Frederick Winslow Taylor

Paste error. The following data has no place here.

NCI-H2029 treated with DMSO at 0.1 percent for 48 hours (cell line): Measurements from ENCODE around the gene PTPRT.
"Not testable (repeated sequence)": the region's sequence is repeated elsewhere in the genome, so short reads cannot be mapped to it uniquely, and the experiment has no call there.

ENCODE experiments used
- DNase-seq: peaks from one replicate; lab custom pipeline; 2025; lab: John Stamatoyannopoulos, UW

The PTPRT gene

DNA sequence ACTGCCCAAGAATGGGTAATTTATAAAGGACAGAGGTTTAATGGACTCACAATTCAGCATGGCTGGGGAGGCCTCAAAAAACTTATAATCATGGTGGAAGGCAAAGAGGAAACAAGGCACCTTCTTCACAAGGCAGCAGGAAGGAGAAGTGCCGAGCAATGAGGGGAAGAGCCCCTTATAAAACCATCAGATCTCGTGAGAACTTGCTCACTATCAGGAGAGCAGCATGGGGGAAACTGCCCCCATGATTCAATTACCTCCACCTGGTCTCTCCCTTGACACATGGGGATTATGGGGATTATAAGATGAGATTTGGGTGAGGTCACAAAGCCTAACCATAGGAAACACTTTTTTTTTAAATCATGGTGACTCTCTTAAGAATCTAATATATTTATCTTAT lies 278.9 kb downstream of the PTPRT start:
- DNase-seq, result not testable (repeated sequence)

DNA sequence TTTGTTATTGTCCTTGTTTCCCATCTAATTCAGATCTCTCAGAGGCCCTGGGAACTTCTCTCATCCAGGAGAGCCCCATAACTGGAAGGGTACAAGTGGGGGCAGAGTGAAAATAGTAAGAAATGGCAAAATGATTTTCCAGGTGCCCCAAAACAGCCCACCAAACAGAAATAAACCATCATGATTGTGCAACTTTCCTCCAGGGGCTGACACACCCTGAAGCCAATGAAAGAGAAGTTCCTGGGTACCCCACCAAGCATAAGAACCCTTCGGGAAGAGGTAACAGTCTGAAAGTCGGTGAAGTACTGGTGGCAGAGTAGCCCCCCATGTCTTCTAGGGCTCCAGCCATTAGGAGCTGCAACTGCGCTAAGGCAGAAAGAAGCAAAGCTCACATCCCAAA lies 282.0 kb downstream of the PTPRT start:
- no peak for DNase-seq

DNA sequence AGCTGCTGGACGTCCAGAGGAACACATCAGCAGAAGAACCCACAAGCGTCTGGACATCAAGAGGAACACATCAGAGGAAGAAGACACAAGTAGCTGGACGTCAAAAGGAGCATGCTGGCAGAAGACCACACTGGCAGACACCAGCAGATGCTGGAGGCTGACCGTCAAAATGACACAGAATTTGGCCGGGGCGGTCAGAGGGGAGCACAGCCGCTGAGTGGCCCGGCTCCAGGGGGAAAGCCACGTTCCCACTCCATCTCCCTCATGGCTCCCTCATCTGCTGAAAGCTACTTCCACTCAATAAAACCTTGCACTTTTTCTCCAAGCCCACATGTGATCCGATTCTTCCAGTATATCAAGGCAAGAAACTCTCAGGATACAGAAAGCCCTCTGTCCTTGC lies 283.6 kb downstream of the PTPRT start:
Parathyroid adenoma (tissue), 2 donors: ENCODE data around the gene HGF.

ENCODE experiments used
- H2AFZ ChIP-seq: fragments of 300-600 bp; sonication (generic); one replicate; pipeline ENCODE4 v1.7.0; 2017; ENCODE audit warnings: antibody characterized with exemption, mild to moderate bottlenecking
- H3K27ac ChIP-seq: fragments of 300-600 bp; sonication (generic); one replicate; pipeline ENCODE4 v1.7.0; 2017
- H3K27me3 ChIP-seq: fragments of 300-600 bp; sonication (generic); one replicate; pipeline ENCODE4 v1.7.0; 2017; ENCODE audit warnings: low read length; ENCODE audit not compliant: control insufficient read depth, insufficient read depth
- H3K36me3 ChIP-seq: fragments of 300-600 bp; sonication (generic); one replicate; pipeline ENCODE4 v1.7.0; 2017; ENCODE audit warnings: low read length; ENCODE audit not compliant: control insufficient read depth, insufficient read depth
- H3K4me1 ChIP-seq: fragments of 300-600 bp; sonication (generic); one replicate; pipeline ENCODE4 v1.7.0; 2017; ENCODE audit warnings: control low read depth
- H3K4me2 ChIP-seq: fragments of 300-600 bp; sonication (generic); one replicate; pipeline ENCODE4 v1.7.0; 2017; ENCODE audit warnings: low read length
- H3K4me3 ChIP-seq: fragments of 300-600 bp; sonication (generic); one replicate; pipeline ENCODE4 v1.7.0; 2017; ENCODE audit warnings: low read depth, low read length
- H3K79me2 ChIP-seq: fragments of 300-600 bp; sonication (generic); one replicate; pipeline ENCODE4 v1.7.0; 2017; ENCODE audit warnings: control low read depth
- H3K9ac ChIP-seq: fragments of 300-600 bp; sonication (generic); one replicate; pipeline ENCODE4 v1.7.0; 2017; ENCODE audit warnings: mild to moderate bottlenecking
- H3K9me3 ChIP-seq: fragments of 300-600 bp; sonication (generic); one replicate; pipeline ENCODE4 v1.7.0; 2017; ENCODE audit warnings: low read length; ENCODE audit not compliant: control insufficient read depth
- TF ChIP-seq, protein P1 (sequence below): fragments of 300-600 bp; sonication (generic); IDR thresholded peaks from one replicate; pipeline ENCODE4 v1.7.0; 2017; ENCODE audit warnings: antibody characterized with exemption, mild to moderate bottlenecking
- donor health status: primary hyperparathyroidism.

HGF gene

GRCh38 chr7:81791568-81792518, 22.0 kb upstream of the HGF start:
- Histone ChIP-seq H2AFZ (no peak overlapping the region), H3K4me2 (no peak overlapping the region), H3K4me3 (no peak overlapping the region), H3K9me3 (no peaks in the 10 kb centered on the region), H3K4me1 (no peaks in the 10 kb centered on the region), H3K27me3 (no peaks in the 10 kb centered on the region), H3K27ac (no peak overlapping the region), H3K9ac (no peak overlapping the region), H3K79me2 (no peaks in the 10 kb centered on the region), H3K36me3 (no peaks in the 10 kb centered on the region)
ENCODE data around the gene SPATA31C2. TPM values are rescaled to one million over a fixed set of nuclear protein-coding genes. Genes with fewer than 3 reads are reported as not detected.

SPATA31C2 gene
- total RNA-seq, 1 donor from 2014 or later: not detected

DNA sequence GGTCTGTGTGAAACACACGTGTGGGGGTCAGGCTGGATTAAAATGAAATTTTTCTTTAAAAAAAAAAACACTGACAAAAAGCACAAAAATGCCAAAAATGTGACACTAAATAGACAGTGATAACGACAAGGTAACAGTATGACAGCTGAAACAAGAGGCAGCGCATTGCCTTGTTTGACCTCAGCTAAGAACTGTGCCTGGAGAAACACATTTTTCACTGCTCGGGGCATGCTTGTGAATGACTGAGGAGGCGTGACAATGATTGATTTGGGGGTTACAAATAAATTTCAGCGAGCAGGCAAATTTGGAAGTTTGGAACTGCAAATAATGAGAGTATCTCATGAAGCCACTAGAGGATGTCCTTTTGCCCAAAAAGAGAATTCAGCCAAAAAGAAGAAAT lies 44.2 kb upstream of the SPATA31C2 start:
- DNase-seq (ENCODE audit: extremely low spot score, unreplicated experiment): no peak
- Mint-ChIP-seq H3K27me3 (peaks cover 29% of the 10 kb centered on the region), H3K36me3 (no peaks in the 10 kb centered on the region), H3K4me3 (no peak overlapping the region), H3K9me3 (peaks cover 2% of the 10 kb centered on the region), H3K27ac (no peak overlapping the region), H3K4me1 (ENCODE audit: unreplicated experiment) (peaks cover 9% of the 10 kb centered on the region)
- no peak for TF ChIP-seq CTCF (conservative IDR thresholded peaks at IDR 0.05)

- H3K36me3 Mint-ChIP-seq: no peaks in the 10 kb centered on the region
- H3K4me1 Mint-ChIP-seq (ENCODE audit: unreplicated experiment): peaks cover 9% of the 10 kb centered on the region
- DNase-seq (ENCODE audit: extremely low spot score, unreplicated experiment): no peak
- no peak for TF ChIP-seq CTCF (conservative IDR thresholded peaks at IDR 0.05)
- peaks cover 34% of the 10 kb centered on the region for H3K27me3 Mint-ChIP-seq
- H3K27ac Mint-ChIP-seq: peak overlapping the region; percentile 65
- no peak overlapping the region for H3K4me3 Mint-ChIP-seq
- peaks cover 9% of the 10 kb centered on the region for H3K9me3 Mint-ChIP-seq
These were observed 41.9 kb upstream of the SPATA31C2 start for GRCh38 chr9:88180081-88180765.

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But such palliatives seem inadequate to restore significantly the reliance on individual knowledge and skill that Taylor taught employers to regard as an impediment to higher profits. That these profits were to be achieved by condemning industrial workers to a spiritual and psychological hell was clear to, among others, Taylor’s printer correspondent, A. J. Portenar. “It depresses me horribly,” Portenar wrote after reading Taylor’s Shop Management . “The whole thing looms up vaguely before me as an inhuman inexorable machine, gliding smoothly on its way, but crushing not only all in its way, but sapping the vitality of all connected with it.” The years have confirmed the validity of Portenar’s fears, and exposed the naivete of the 1912 progressives who so warmly embraced Taylor and Taylorism. For today it is hard to take seriously any general scheme for human betterment that does not seek to revive the pride in craftsmanship, and the sense of control over one’s work, that Taylor was at such pains to do away with in the name of progress.